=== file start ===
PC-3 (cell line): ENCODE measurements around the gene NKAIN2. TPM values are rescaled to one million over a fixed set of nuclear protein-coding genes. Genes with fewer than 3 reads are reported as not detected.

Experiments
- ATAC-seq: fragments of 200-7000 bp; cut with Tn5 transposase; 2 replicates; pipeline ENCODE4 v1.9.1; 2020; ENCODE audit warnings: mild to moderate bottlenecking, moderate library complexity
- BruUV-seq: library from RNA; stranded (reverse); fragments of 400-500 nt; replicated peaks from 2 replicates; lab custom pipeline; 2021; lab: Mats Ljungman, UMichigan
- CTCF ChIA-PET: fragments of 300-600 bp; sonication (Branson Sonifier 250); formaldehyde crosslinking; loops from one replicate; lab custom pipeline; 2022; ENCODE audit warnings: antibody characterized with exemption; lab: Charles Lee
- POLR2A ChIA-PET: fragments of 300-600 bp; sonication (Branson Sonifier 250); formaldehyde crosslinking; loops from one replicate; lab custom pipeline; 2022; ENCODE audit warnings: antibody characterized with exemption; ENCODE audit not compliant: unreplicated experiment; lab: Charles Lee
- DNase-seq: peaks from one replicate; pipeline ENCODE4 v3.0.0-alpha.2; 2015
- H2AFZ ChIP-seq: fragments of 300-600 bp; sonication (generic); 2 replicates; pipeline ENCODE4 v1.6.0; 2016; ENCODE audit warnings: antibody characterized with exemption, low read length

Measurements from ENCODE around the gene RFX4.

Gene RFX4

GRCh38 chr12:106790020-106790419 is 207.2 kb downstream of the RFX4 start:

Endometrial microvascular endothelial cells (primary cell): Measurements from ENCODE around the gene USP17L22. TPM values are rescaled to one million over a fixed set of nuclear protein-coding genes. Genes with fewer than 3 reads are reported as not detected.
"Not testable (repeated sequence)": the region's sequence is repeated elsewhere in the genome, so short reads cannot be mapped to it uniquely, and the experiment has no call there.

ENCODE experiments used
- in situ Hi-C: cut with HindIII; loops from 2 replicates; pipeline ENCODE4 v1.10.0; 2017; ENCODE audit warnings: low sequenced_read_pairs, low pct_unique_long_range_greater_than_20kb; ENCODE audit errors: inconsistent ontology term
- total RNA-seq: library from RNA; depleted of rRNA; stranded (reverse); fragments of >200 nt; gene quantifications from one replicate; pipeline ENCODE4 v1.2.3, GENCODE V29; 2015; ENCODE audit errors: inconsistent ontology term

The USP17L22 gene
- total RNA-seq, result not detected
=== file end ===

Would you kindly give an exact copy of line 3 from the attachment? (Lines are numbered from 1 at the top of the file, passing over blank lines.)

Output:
- ATAC-seq: fragments of 200-7000 bp; cut with Tn5 transposase; 2 replicates; pipeline ENCODE4 v1.9.1; 2020; ENCODE audit warnings: mild to moderate bottlenecking, moderate library complexity